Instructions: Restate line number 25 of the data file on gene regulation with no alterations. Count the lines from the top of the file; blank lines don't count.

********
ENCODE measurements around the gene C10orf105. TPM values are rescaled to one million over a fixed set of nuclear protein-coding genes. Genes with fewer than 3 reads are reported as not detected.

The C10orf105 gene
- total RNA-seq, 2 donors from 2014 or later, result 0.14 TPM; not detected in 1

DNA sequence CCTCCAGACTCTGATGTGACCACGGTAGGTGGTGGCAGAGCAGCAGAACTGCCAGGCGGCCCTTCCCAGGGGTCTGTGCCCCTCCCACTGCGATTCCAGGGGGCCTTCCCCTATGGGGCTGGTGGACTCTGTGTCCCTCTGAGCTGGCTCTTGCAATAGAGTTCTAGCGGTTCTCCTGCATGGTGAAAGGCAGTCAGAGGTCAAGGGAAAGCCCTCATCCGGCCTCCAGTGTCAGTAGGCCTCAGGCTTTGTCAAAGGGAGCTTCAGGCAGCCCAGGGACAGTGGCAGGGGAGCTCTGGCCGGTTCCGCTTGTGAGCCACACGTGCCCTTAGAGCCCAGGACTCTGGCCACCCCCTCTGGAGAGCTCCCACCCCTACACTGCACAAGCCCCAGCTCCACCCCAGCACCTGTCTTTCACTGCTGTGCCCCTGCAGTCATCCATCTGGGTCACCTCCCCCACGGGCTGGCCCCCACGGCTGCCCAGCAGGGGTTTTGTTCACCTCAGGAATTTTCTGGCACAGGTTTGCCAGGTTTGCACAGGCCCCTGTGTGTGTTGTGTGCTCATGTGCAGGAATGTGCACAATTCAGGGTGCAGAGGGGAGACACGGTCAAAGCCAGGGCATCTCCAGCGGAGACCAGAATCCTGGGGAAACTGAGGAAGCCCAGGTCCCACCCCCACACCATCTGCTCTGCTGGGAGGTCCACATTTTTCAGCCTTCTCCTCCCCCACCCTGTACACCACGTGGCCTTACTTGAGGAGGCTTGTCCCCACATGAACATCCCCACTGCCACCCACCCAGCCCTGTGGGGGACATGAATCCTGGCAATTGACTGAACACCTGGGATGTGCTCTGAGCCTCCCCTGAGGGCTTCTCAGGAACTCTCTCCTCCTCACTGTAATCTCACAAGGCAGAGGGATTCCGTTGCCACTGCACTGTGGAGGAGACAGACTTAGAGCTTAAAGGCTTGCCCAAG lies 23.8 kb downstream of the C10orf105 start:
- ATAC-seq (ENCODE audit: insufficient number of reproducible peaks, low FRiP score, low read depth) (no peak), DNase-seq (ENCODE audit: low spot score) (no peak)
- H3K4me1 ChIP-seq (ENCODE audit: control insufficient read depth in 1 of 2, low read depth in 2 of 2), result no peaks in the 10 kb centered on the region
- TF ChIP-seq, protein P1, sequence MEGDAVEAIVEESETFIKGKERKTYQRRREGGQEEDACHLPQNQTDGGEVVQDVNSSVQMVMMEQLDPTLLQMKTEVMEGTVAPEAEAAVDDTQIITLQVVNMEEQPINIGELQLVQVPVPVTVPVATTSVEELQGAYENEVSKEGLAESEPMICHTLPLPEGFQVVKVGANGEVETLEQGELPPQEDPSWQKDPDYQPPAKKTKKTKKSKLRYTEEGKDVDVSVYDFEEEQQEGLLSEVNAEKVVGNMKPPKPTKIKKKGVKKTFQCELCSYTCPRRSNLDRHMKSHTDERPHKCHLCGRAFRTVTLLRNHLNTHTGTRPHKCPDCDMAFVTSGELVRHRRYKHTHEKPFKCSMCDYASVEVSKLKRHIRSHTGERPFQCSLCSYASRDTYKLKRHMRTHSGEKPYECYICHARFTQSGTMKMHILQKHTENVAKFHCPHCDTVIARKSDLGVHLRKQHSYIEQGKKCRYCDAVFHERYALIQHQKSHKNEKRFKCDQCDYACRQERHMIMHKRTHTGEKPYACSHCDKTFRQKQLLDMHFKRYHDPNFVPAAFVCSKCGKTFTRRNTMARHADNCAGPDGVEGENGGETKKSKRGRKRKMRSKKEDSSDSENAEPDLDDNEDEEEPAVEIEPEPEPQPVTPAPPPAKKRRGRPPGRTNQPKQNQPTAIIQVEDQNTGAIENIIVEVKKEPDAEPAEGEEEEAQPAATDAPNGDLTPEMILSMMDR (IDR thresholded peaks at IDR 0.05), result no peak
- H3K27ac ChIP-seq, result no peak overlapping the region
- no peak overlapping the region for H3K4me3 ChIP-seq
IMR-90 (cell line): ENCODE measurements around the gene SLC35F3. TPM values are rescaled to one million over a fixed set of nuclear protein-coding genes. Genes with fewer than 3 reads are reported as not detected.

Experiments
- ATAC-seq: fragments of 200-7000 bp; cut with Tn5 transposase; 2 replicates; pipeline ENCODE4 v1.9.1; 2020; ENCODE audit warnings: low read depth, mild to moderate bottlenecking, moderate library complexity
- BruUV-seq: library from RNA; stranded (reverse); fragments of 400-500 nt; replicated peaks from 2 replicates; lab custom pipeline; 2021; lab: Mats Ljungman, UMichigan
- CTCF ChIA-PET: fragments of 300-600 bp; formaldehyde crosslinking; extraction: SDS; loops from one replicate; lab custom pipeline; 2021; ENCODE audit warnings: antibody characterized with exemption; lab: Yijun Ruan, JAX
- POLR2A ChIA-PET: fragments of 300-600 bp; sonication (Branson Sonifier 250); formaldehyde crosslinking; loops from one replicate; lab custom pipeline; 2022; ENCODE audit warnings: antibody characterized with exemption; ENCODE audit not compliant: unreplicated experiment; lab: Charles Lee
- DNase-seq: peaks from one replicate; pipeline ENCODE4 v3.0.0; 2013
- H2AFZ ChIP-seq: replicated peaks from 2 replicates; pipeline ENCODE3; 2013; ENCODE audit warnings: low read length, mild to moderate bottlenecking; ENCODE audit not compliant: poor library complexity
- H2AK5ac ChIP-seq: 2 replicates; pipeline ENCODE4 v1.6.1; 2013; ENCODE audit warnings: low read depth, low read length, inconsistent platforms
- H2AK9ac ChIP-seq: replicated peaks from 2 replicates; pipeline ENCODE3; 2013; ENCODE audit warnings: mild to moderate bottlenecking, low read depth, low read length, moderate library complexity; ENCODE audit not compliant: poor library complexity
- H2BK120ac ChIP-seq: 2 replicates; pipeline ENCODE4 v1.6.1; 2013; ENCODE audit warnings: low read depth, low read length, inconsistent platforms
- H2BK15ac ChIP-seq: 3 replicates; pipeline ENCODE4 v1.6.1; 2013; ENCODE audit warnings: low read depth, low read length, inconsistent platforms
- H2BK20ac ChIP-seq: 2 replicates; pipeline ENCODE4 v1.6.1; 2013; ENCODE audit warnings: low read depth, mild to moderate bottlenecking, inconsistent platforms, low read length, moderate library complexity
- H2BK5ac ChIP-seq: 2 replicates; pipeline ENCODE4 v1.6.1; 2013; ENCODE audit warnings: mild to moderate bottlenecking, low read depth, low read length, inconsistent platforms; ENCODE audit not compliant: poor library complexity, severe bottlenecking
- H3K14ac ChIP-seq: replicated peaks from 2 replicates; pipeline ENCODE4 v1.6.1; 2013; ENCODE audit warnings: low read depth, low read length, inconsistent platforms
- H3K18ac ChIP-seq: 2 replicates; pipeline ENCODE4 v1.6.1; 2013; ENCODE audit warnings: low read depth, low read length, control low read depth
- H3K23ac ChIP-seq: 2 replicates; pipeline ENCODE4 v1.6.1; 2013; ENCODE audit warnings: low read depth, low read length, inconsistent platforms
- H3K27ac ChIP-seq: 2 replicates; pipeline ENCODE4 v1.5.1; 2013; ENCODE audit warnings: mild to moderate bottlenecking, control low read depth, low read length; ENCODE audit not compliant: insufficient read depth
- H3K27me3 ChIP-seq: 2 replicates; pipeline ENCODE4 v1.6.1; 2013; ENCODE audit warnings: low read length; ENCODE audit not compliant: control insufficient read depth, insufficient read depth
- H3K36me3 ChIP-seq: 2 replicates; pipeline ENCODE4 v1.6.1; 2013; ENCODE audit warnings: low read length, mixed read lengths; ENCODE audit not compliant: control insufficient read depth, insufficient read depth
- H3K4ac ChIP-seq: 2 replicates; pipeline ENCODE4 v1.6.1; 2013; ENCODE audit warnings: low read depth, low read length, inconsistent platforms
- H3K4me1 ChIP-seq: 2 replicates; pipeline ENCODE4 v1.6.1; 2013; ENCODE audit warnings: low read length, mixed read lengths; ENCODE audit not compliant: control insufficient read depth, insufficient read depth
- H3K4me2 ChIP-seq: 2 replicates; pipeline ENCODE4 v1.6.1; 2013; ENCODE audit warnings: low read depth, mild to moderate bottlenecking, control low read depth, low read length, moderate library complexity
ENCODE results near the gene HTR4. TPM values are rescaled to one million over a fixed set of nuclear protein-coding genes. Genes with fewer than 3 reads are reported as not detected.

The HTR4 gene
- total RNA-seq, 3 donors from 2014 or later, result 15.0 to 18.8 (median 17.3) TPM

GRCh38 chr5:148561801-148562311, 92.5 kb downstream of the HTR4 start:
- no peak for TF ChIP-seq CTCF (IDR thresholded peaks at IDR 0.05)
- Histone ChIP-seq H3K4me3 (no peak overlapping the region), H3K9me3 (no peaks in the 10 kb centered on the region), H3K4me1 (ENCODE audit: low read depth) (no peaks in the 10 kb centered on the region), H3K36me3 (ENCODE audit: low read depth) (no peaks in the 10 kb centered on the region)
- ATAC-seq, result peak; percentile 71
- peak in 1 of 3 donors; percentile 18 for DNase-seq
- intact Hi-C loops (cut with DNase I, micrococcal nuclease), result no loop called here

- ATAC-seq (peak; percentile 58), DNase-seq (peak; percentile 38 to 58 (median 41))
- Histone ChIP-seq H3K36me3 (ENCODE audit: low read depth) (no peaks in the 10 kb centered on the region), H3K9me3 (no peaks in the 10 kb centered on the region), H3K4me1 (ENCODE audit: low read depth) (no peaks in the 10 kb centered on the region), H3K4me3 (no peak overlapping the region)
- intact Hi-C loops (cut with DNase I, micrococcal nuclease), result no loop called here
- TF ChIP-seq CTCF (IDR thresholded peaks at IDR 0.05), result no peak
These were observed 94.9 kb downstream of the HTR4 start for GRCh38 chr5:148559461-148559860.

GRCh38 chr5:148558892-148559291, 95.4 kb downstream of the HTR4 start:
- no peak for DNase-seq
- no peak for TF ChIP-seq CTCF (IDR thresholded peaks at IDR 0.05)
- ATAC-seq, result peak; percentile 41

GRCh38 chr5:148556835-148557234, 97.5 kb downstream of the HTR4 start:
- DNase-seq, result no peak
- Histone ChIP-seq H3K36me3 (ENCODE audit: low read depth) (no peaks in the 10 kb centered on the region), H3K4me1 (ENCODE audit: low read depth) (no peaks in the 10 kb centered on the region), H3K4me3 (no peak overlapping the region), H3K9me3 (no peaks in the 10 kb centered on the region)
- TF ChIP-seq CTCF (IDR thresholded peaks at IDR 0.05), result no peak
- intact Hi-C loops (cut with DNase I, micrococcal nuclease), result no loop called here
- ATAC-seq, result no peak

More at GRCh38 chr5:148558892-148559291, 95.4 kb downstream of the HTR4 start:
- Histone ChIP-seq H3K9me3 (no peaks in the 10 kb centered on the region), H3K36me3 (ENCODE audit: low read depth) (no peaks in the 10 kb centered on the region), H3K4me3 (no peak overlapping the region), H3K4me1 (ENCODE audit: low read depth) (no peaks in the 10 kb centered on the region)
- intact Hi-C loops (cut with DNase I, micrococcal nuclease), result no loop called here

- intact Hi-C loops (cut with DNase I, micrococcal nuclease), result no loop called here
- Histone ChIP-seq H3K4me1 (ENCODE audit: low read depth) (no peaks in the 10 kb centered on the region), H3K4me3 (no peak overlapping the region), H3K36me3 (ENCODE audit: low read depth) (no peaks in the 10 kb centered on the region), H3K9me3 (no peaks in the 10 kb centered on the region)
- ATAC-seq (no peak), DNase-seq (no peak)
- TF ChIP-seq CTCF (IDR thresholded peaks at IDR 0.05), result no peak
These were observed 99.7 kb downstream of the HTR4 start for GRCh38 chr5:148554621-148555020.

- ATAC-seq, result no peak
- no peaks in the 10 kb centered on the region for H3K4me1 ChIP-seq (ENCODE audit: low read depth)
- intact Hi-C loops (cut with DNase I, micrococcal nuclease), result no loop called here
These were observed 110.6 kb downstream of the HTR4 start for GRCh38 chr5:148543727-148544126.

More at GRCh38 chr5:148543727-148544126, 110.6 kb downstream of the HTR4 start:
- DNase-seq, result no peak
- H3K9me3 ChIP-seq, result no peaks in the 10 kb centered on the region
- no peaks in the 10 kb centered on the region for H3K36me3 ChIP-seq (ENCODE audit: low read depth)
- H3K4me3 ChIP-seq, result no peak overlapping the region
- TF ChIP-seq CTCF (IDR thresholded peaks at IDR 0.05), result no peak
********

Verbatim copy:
- H3K18ac ChIP-seq: 2 replicates; pipeline ENCODE4 v1.6.1; 2013; ENCODE audit warnings: low read depth, low read length, control low read depth